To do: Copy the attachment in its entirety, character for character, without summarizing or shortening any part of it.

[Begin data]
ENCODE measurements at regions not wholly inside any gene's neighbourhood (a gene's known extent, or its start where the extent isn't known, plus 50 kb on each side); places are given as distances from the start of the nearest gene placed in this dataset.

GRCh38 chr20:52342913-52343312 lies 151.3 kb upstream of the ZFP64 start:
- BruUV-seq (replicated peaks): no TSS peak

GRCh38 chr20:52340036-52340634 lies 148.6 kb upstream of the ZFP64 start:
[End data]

ENCODE measurements at regions not wholly inside any gene's neighbourhood (a gene's known extent, or its start where the extent isn't known, plus 50 kb on each side); places are given as distances from the start of the nearest gene placed in this dataset.

GRCh38 chr20:52342913-52343312 lies 151.3 kb upstream of the ZFP64 start:
- BruUV-seq (replicated peaks): no TSS peak

GRCh38 chr20:52340036-52340634 lies 148.6 kb upstream of the ZFP64 start: